“Obviously he’s struggling right now with his shot, and I think everybody can see that,” Scott said. “So it’s trying to get him in better position to be able to have an opportunity to knock those shots down on a consistent basis. That’s No. 1.

“I don’t know if it’s his legs. I don’t think so. Again, our conversations are pretty blunt. … He tells me when he is tired and he tells me when he’s not tired. And the last few days, he said he feels great. So, I don’t think it’s a matter of him being tired or his legs being tired. I think it’s a matter of his timing being a little off.”

Yes, how could it be his legs? It’s not like he’s a 37-year-old with more than 55,000 NBA minutes played, and coming off an Achilles rupture and major knee surgery.

Honestly, I hope the Lakers and Kobe find a balance soon, because they have become just hard to watch. And I don’t want Kobe to go out this way.

Is Stephen Curry the Lionel Messi of the NBA?

Lionel Messi
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Stephen Curry has reached the transcendent point in his career. We’re now talking about if he has passed LeBron James as the best player on the planet (he has), and we’re starting to think about his legacy as the perfect point guard for a modern NBA small-ball, space-and-pace offense. Plus he’s just a joy to watch play.

Does that make him the Lionel Messi of the NBA?

Curry was asked to compare himself to the Barcelona/Argentinian player who (arguably) is the greatest soccer player in the world, certainly as elite a finisher as that sport has ever seen. Here is his answer, via the Sydney Morning Herald of Australia. Is Curry the bigger international star now?

“I don’t know – it’s a chicken and egg kind of conversation,” Curry said while laughing.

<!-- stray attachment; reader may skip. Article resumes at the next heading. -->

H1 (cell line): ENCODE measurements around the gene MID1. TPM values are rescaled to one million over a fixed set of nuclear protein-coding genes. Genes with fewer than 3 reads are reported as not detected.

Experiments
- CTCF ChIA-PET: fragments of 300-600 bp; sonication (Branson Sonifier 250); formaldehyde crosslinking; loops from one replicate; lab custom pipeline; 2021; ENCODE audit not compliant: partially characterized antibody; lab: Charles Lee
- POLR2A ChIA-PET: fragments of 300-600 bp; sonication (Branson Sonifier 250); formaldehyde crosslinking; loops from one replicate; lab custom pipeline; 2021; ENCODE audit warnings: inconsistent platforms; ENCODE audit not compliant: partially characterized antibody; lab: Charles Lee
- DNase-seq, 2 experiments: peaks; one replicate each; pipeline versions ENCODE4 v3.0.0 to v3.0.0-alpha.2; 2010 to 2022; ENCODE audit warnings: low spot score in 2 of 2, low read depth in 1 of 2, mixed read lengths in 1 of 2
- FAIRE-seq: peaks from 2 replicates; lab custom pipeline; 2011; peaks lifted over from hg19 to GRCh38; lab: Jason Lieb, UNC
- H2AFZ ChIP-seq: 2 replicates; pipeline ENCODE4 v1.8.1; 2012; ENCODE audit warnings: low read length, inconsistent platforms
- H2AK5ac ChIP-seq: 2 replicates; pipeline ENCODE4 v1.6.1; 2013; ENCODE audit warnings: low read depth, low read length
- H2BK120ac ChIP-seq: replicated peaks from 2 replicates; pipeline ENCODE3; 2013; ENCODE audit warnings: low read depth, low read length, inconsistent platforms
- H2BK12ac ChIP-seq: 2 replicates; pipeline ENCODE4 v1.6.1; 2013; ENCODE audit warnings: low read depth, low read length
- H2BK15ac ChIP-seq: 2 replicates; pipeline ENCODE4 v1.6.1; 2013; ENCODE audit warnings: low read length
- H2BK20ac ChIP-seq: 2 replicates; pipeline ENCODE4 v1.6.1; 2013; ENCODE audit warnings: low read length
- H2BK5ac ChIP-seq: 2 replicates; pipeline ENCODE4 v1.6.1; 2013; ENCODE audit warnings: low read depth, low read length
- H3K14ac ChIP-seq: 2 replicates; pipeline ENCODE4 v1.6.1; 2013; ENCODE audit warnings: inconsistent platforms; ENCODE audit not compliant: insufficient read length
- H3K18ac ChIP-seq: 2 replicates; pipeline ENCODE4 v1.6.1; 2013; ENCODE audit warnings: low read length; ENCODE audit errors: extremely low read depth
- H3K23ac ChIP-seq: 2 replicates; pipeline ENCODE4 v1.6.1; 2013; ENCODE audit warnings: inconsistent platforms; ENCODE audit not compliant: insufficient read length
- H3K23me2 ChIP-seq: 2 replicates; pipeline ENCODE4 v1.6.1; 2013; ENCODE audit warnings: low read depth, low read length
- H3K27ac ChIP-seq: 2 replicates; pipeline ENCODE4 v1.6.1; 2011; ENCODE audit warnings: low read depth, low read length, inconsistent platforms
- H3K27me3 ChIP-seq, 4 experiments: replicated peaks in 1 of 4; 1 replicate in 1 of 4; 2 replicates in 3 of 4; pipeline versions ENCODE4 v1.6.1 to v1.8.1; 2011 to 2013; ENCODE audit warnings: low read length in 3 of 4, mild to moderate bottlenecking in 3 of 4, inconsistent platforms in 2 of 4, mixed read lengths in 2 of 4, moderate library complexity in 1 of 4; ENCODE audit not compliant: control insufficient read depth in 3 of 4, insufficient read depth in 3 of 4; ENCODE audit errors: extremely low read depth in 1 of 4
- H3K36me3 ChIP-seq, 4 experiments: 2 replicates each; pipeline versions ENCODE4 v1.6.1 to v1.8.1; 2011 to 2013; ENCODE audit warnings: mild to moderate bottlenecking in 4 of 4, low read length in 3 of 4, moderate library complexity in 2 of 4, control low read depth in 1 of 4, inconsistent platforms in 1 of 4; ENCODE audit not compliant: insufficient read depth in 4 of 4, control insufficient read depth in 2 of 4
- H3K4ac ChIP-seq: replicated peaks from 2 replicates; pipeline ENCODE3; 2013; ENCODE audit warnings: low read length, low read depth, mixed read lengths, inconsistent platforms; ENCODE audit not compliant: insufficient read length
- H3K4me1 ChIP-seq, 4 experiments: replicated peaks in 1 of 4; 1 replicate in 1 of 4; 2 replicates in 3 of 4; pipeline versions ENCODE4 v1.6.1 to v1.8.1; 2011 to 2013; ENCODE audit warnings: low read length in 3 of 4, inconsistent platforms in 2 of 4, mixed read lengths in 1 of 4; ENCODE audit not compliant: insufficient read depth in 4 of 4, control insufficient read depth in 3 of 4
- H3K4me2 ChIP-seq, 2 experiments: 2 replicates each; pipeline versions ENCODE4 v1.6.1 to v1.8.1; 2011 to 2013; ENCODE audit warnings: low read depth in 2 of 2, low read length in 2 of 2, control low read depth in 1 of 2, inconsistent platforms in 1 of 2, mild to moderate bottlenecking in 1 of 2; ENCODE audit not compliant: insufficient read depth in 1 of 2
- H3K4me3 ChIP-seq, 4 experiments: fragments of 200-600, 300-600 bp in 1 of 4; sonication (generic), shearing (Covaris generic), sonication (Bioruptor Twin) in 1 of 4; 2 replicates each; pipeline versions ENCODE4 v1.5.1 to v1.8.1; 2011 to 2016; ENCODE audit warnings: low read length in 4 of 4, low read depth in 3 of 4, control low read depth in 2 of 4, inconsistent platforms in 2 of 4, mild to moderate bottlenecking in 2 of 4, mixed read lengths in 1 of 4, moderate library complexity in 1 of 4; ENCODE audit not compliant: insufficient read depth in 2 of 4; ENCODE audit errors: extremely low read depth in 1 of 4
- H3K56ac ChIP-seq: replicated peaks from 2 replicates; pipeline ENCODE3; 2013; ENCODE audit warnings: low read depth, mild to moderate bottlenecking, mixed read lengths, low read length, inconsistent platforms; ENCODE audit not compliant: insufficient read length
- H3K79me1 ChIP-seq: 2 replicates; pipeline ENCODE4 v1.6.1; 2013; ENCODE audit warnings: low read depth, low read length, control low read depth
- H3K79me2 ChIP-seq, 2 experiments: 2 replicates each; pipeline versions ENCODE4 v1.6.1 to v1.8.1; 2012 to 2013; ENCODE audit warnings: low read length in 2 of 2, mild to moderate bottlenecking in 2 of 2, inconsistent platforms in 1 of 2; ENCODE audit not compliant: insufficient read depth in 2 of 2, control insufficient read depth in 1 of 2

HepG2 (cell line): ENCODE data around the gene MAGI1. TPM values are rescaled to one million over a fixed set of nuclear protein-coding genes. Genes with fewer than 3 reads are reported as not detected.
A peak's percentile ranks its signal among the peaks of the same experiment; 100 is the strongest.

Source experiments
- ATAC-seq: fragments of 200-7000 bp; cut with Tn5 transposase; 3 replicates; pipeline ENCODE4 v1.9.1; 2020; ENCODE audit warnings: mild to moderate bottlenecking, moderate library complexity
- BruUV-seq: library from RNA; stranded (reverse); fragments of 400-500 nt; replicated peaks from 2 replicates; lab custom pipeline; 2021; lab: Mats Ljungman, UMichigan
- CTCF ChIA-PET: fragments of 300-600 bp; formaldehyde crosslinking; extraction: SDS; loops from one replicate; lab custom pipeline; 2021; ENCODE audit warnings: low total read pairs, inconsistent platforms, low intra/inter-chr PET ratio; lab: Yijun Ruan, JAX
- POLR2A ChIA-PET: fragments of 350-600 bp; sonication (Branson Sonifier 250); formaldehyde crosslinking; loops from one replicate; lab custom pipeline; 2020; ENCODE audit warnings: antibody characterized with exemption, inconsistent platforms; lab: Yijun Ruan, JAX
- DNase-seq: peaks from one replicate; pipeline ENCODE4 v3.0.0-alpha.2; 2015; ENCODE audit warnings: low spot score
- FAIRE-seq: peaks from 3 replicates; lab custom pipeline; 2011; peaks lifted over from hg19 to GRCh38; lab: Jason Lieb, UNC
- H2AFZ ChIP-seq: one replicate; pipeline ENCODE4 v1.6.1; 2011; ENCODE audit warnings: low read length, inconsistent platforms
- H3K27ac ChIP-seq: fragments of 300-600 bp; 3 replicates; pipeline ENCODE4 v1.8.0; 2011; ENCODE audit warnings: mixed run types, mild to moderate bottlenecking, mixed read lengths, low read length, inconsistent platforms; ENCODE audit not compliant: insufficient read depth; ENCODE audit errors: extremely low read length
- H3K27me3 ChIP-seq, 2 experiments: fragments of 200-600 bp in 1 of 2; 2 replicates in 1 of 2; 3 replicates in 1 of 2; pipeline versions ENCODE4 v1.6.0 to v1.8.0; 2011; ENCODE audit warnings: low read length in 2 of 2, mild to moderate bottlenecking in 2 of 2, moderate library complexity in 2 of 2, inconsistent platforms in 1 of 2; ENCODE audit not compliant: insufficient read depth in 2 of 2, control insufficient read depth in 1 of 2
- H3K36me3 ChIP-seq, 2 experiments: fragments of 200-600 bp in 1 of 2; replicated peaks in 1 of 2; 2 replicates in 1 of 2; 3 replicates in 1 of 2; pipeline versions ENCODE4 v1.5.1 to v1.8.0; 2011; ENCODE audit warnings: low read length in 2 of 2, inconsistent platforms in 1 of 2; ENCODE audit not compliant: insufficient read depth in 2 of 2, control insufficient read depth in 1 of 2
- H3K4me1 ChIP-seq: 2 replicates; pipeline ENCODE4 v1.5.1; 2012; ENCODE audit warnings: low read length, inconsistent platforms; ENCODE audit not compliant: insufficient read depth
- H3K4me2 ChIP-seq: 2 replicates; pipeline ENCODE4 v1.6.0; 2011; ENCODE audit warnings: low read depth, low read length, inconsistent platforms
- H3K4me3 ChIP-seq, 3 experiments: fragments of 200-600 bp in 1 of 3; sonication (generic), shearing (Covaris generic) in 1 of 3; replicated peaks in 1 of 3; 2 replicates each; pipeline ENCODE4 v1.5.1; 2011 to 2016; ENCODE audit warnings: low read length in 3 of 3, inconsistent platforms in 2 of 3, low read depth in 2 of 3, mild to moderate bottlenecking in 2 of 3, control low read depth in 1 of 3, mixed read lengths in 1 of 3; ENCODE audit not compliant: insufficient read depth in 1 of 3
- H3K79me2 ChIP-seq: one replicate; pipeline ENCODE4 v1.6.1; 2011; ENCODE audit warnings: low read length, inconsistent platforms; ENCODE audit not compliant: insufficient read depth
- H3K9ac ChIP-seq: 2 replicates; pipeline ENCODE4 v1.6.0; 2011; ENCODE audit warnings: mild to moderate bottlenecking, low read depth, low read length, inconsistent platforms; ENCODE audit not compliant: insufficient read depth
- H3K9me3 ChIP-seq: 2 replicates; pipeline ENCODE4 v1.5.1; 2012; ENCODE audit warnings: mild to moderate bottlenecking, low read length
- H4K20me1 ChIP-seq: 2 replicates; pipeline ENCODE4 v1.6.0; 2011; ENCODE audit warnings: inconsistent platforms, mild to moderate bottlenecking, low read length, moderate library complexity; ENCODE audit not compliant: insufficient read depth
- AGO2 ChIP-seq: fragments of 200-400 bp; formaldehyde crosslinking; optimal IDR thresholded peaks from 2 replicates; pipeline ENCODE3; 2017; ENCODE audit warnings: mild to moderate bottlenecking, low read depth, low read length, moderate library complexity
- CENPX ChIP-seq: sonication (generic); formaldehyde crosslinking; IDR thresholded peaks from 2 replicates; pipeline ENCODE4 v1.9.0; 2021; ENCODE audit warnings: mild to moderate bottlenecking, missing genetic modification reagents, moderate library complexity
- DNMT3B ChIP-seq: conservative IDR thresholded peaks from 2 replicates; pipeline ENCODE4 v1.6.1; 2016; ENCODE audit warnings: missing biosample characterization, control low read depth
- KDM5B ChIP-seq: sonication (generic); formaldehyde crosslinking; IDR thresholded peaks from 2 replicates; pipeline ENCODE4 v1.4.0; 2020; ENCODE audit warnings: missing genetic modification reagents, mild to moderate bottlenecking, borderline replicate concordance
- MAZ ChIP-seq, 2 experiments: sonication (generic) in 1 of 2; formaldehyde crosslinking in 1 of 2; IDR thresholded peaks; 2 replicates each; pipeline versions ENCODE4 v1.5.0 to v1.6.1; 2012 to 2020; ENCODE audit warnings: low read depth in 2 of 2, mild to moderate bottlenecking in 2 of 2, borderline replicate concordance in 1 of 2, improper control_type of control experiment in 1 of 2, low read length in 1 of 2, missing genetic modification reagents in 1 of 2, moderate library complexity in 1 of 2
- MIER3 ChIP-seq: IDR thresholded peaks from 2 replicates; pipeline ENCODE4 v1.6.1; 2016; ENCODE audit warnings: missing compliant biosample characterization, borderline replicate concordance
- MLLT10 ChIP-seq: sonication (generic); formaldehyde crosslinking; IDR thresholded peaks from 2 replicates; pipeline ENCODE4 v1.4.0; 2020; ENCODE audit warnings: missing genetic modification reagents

“We both have a creative style, a feel when you are out on the pitch or the court. I’m trying to do some fancy things out there with both hands, making crossover moves and having a certain flair to my game and that’s definitely the style Messi has when he is out there in his matches.”

I love Curry, but Messi is the bigger international star.

But I love the comparison in terms of the must-watch nature of the two stars, the flair in their games, the sense that you have to keep an eye on them at all times because the spectacular could happen any time they touch the ball. When the ball comes to them, everybody leads forward in their chairs. That is the sign of a real superstar.

Jahlil Okafor fights man in Boston (video)

Jahlil Okafor

The 76ers lost a heartbreaker to the Celtics last night, dropping Philadelphia to 0-16.

Jahlil Okafor was apparently in a foul mood after the game.


We’re told everyone got up and fled the scene and no arrests were made.

We’re told the altercation began because one of the men in the other group yelled at Jahlil, “The 76ers suck.”

We spoke with a rep for Jahlil who tells us … Okafor says he was being heckled from the moment he left the club and felt threatened because people swarmed him on the street.


This video obviously doesn’t show everything, but it certainly makes Okafor look like the aggressor.

Okafor will probably face punishment from some combination of the legal system, NBA and 76ers.